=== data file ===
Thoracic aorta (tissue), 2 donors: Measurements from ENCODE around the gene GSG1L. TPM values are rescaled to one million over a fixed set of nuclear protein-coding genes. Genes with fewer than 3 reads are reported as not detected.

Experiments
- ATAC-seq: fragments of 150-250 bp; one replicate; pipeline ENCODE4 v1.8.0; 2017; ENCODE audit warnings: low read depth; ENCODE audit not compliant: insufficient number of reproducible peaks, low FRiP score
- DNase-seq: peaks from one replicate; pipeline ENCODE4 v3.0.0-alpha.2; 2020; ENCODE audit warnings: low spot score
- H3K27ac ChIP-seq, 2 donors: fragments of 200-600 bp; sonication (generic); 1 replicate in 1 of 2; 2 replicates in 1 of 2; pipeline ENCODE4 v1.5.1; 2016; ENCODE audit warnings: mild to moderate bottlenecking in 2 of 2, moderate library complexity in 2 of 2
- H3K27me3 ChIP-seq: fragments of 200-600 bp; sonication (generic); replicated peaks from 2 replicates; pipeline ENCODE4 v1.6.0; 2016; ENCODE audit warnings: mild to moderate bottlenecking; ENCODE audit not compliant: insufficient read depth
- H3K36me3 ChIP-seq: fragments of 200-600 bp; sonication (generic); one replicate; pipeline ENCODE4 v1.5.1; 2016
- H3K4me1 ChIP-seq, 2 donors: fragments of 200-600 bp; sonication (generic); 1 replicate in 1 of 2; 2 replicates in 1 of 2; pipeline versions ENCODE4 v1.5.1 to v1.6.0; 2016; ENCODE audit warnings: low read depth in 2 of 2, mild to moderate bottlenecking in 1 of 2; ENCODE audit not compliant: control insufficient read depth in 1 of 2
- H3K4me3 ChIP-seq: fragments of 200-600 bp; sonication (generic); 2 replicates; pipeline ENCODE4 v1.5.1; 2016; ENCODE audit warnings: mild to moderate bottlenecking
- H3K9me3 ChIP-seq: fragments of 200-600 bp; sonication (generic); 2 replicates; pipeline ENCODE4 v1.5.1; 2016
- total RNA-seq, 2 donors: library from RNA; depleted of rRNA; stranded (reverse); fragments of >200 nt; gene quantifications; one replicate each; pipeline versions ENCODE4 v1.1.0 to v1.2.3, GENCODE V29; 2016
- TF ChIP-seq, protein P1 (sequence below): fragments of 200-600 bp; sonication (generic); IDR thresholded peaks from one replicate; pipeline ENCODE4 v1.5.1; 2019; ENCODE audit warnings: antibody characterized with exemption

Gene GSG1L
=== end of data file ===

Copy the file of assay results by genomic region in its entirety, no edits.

Thoracic aorta (tissue), 2 donors: Measurements from ENCODE around the gene GSG1L. TPM values are rescaled to one million over a fixed set of nuclear protein-coding genes. Genes with fewer than 3 reads are reported as not detected.

Experiments
- ATAC-seq: fragments of 150-250 bp; one replicate; pipeline ENCODE4 v1.8.0; 2017; ENCODE audit warnings: low read depth; ENCODE audit not compliant: insufficient number of reproducible peaks, low FRiP score
- DNase-seq: peaks from one replicate; pipeline ENCODE4 v3.0.0-alpha.2; 2020; ENCODE audit warnings: low spot score
- H3K27ac ChIP-seq, 2 donors: fragments of 200-600 bp; sonication (generic); 1 replicate in 1 of 2; 2 replicates in 1 of 2; pipeline ENCODE4 v1.5.1; 2016; ENCODE audit warnings: mild to moderate bottlenecking in 2 of 2, moderate library complexity in 2 of 2
- H3K27me3 ChIP-seq: fragments of 200-600 bp; sonication (generic); replicated peaks from 2 replicates; pipeline ENCODE4 v1.6.0; 2016; ENCODE audit warnings: mild to moderate bottlenecking; ENCODE audit not compliant: insufficient read depth
- H3K36me3 ChIP-seq: fragments of 200-600 bp; sonication (generic); one replicate; pipeline ENCODE4 v1.5.1; 2016
- H3K4me1 ChIP-seq, 2 donors: fragments of 200-600 bp; sonication (generic); 1 replicate in 1 of 2; 2 replicates in 1 of 2; pipeline versions ENCODE4 v1.5.1 to v1.6.0; 2016; ENCODE audit warnings: low read depth in 2 of 2, mild to moderate bottlenecking in 1 of 2; ENCODE audit not compliant: control insufficient read depth in 1 of 2
- H3K4me3 ChIP-seq: fragments of 200-600 bp; sonication (generic); 2 replicates; pipeline ENCODE4 v1.5.1; 2016; ENCODE audit warnings: mild to moderate bottlenecking
- H3K9me3 ChIP-seq: fragments of 200-600 bp; sonication (generic); 2 replicates; pipeline ENCODE4 v1.5.1; 2016
- total RNA-seq, 2 donors: library from RNA; depleted of rRNA; stranded (reverse); fragments of >200 nt; gene quantifications; one replicate each; pipeline versions ENCODE4 v1.1.0 to v1.2.3, GENCODE V29; 2016
- TF ChIP-seq, protein P1 (sequence below): fragments of 200-600 bp; sonication (generic); IDR thresholded peaks from one replicate; pipeline ENCODE4 v1.5.1; 2019; ENCODE audit warnings: antibody characterized with exemption

Gene GSG1L